St Nicholas Works

Date:
14 Jul 2002
Location:
St Nicholas Works, Cowper Road, Dereham, Breckland, Norfolk
Reference:
IOE01/07436/02
Type:
Photograph (Digital)
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Description

This information is taken from the statutory List as it was in 2001 and may not be up to date.

The following building shall be added: 1.

1067 COWPER ROAD TF 9913 3/105 St. Nicholas Works

II 2.

Agricultural engineering works. Built in 1846 for J.W. Gidney and Son.

Flemish bond red brick, the north side and east end are roughcast. Corrugated iron roofs with gabled ends.

Plan: Long rectangular plan; 2 storeys at the east end and single storey at the west end. The west end is divided into 2 sections inside but it is not certain whether there are partition walls inside the 2 storey east range.

Exterior: 12-bay south elevation; 6 bays to right 2 storey and 6 bays to left 1 storey. The bays are divided by brick pilasters. Segmental-leaded window openings, smaller on first floor, all with original cast-iron windows, the glazing bars with floral crosses at their intersections. Segmentally headed doorway in bay 8 from left (in 2 storey section) with plank door with elaborately scrolled cast-iron strap hinges. The north elevation has similar windows and there are the same cast-iron windows on the east end either side of a wide doorway with a loading doorway above, now boarded over; the ground floor window to right has been blocked.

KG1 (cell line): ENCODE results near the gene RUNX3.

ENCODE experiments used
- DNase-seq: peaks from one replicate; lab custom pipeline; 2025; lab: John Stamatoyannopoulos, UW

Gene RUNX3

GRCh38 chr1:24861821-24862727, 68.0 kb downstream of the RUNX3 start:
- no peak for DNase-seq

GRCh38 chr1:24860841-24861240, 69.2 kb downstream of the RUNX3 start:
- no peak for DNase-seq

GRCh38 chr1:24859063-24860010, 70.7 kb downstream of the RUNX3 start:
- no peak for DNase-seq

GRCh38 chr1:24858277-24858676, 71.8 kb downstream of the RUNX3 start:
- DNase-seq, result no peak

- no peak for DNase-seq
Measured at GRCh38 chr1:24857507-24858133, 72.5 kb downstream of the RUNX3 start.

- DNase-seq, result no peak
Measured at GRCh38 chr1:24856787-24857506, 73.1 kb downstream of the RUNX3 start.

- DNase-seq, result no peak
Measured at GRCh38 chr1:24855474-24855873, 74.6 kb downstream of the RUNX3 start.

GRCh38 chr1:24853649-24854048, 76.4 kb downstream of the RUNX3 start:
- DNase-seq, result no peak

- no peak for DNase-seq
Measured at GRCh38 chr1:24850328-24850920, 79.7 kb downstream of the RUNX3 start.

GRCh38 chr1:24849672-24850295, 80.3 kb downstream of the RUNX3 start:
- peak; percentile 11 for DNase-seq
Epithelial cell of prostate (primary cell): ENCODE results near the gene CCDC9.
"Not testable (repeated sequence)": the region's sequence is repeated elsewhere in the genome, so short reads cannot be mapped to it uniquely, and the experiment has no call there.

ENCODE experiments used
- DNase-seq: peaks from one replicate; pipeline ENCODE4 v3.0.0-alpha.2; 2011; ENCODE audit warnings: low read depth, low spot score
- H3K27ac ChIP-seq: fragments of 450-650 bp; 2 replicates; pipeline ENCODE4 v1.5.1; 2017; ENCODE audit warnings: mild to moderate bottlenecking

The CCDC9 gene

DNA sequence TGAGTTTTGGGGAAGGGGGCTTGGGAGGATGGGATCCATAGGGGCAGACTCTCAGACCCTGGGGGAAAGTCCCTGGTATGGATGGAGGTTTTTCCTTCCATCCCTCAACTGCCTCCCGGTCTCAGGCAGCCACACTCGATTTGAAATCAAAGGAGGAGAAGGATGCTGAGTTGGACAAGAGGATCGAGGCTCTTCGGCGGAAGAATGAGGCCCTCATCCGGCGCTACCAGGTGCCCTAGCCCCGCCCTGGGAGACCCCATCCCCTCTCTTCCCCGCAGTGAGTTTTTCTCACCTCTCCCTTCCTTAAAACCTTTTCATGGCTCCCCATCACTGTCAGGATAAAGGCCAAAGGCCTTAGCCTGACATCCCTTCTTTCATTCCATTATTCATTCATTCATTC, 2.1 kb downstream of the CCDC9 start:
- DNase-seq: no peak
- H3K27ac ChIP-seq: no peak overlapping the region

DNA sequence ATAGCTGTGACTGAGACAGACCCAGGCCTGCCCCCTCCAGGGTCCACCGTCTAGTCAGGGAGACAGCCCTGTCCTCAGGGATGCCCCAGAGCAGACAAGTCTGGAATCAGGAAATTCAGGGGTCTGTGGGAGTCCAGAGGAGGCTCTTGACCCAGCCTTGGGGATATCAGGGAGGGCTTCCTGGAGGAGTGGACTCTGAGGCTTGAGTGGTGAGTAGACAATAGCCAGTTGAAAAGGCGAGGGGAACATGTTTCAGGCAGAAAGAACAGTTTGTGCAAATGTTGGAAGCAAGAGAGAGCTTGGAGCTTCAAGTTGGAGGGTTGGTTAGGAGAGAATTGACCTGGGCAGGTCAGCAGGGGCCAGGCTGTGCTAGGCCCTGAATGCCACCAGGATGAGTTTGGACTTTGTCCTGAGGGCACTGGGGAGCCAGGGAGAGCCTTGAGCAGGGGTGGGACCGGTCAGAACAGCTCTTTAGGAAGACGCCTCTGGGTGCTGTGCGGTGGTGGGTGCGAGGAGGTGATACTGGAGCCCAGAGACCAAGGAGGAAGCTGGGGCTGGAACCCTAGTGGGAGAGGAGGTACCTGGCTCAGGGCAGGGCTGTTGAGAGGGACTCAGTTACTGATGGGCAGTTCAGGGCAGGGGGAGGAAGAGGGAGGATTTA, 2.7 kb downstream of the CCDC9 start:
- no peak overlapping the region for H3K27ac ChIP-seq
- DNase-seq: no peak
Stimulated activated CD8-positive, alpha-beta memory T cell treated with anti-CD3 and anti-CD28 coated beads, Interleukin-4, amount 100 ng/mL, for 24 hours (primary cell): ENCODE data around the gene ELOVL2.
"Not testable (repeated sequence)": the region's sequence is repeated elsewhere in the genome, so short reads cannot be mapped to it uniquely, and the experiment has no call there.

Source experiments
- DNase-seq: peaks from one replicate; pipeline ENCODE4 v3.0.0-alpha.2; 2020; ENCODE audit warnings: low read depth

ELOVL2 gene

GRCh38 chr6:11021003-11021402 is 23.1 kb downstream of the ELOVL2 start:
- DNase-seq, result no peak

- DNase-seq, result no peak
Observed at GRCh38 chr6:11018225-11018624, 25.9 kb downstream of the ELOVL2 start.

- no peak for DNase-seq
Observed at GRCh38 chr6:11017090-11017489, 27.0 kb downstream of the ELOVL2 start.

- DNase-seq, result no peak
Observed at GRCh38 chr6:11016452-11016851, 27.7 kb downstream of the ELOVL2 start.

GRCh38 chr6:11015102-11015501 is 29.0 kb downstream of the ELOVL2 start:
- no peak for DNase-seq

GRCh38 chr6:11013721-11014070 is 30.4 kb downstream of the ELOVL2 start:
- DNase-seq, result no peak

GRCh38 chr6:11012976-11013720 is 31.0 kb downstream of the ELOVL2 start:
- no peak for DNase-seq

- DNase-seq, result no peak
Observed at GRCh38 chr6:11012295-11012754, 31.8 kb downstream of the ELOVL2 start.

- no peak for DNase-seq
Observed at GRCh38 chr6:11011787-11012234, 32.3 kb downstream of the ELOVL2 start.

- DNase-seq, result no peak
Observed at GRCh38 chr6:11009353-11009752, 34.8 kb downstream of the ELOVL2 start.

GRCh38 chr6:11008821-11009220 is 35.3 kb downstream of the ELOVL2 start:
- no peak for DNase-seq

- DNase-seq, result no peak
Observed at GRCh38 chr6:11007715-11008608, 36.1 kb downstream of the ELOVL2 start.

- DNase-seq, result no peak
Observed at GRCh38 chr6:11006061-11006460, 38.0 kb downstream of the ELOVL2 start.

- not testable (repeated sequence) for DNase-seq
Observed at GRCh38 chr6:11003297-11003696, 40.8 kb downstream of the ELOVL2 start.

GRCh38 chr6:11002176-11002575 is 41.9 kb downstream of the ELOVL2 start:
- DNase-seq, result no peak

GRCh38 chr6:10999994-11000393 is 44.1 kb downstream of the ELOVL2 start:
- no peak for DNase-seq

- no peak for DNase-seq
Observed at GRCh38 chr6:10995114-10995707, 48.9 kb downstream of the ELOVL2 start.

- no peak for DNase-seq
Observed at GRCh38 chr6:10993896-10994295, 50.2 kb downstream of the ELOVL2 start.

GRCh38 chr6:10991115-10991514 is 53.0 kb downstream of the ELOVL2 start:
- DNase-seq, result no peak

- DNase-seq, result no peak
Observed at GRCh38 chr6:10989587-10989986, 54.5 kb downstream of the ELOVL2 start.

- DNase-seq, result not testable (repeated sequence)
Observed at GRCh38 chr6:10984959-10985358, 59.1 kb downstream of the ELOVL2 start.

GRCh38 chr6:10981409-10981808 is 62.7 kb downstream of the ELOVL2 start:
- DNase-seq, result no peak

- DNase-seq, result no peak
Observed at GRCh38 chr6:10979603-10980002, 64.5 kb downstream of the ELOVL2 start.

At the west end there is a small round window with a cast-iron frame in the apex of the gable and a wide sliding door below.

Interior: Not inspected but the roof of the single storey range was seen to have the original cast-iron trusses with pierced spandrels to the braces under the collars. The roof structure of the 2-storey range is probably also original but the floor is now supported on RSJ's.

Historical Note: Jeremiah William Gidney's firm was founded in the C18 and it made wire fencing and farm implements. His son, W.T. Gidney, by 1864 was using the building as an iron and brass foundry and he was a whitesmith as well as a coal merchant. In the late C19 the business passed to John Roots who already had a large works at South Green, where he operated a steam threshing machine and made agricultural implements. In 1910 he built a roller skating rink in a corner of the yard of the St. Nicholas works. In 1919 the premises were rented to Balding Bros.

who eventually bought it in 1934 and it is still used as an agricultural engineering works.

Source: Norfolk Heritage Trust.

Listing NGR: TF9906413360

Content

This is part of the Series: IOE01/0806 IOE Records taken by John Giles; within the Collection: IOE01 Images Of England

Rights

© Mr John Giles. Source: Historic England Archive

This photograph was taken for the Images of England project

People & Organisations

Photographer: Giles, John

Rights Holder: Giles, John

Keywords

Brick, Iron, Roughcast, Victorian Agricultural Engineering Works, Industrial, Engineering Works, Engineering Industry Site, Brass Foundry, Foundry, Brass Works, Metal Smelting Site, Metal Industry Site, Iron Foundry, Metal Product Site, Whitesmiths Workshop, Metal Workers Workshop, Craft Industry Site, Workshop, Industrial Building, Skating Rink, Recreational, Sports Building, Sports Site